Paycheck Protection Program (PPP)

The new bill allows eligible small businesses to receive a second round of PPP loans. To be eligible for a second round of PPP loans, a business or organization must have no more than 300 employees and demonstrate at least a 25 percent reduction in gross revenues between comparable quarters in 2019 and 2020. Most businesses are eligible to receive up to 2.5 times their average monthly payroll costs, while industries with NAICS codes beginning with 72 (accommodation, food service and similar businesses) may receive up to 3.5 times their average monthly payroll costs, and all businesses have a maximum loan limit of $2 million. In addition to this, second-draw PPP businesses will be eligible to receive full loan forgiveness if they use at least 60 percent of their second-draw loan on payroll costs over a time period of their choosing between eight and 24 weeks.

The legislation also made changes to the existing PPP, allowing for full deductibility of business expenses on forgiven PPP loans for both first- and second-draw loans and expanding PPP allowable and forgivable expenses to include supplier costs and purchase orders. The legislation also simplifies the loan forgiveness application process for smaller loans that amount up to $150,000 and provides the Small Business Administration with greater authority to audit and review forgiven loans.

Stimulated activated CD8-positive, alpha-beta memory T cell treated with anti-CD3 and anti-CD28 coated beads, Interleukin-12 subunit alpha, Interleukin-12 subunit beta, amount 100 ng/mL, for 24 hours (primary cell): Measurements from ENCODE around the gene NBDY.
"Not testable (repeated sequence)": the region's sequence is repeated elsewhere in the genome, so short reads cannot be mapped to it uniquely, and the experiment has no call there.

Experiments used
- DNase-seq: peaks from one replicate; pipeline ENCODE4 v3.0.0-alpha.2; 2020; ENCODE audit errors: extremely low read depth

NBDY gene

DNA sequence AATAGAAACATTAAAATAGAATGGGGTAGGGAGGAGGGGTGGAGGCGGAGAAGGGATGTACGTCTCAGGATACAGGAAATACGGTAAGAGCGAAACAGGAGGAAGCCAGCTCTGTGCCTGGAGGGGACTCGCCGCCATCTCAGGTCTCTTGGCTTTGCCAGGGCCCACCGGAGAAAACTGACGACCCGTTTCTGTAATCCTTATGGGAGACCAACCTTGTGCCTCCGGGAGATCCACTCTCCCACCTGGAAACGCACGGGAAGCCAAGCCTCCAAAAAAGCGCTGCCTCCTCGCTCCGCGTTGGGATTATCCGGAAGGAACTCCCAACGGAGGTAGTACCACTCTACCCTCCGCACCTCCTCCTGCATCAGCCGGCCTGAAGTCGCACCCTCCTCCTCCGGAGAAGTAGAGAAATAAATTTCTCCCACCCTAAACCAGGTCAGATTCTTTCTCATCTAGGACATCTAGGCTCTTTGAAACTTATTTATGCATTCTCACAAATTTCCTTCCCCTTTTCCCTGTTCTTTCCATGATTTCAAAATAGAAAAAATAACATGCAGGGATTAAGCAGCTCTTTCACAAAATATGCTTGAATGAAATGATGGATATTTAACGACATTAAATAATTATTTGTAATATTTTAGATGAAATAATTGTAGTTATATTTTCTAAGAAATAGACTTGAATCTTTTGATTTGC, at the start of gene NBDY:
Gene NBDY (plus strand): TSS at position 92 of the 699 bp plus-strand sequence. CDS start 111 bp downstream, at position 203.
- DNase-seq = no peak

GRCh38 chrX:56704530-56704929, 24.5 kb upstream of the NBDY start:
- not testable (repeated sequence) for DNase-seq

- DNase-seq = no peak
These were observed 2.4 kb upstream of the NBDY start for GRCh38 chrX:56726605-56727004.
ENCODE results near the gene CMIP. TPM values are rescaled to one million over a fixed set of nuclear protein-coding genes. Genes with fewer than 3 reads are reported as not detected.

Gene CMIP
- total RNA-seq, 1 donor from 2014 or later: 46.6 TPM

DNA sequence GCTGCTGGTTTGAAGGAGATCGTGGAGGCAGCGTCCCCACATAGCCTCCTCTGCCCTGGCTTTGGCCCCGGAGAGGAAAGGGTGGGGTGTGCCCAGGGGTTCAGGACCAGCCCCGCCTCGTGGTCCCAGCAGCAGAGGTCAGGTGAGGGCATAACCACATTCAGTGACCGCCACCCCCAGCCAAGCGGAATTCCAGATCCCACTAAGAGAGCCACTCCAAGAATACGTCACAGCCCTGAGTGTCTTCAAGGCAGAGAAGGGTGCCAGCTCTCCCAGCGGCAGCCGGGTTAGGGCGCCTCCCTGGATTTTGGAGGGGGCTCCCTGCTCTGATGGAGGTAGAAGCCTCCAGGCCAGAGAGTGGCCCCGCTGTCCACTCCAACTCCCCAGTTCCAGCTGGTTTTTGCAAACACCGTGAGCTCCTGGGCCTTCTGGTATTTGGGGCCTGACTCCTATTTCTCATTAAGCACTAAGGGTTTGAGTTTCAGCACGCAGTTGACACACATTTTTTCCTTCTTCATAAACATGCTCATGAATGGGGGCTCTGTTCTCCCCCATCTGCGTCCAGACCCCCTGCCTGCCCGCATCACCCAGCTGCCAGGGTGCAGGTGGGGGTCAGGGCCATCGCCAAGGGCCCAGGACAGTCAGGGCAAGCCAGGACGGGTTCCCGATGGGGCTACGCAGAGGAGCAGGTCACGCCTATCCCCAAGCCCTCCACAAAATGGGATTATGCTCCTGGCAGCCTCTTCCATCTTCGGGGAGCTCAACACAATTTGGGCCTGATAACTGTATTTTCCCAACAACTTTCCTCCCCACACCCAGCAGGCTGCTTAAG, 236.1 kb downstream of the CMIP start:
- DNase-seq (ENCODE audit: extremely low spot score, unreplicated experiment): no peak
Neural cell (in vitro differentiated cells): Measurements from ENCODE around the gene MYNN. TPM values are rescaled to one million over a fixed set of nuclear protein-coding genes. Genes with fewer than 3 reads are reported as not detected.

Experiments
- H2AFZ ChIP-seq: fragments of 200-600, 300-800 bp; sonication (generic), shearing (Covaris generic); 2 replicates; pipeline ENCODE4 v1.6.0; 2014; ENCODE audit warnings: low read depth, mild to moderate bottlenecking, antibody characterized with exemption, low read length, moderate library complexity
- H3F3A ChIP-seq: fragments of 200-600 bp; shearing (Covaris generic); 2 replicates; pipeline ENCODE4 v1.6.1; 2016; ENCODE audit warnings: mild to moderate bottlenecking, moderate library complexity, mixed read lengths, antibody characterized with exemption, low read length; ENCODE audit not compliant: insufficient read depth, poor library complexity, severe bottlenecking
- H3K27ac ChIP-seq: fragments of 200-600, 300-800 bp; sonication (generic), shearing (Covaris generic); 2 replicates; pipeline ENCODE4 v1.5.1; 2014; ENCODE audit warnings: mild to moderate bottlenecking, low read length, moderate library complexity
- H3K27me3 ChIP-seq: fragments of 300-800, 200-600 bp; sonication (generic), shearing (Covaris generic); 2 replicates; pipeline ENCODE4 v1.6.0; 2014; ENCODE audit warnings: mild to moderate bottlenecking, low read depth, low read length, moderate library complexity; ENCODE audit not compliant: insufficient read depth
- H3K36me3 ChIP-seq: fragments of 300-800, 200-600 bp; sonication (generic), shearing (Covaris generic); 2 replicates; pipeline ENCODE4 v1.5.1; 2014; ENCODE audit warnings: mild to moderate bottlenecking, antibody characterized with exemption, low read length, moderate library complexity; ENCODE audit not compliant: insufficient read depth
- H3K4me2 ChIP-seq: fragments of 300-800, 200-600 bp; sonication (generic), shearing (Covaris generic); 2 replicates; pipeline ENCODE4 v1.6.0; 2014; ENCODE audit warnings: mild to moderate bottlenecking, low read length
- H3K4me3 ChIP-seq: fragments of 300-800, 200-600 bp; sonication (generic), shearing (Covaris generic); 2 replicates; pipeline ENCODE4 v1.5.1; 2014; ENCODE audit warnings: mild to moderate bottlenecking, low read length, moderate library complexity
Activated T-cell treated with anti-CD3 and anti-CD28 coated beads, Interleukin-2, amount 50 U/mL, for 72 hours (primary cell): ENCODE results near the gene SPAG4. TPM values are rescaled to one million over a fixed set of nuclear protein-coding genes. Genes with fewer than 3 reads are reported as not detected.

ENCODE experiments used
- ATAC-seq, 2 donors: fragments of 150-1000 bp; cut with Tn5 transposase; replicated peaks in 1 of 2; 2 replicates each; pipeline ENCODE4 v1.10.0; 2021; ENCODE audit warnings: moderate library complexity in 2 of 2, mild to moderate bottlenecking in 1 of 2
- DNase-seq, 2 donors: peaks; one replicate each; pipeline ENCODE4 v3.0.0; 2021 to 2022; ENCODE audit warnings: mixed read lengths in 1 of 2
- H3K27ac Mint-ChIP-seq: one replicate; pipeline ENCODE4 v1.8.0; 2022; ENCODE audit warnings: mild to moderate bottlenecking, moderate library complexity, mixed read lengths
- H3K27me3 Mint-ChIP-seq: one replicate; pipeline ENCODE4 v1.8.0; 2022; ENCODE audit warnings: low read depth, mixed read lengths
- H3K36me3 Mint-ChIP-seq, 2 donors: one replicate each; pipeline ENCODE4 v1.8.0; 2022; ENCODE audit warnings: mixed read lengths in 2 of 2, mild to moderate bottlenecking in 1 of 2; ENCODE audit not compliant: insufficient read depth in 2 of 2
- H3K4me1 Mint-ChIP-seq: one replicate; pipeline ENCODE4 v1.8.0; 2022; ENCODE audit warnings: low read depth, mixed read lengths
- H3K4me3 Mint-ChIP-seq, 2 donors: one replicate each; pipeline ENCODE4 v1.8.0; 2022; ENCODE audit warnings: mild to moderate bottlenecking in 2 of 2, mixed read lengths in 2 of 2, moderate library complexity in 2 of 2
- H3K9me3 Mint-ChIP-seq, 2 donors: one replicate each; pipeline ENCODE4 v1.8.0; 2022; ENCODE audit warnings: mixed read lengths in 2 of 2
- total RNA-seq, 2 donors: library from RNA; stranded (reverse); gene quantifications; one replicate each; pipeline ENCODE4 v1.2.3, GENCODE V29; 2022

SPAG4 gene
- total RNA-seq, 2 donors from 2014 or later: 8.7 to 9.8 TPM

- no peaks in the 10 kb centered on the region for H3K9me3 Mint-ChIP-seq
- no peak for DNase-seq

Employee Retention Tax Credit

Several tax provisions were included in the COVID-19 stimulus bill, including the employee retention tax credit and the payroll tax credit for providing paid sick and family leave. Under the new law, businesses may be eligible for an enhanced employee retention tax credit that was originally included in the CARES Act to provide a 50 percent tax credit to businesses that continue paying their employees and avoid potential layoffs during a full or partial COVID-related lockdown or when 2020 quarterly gross receipts are down compared to the same quarter from 2019. The tax credit is increased in the new stimulus bill to cover 70 percent of qualified wages, including the cost to continue providing health benefits, and businesses are eligible to receive this benefit if their operations are fully or partially suspended, or if 2020 quarterly gross receipts are down compared to the same quarter in 2019.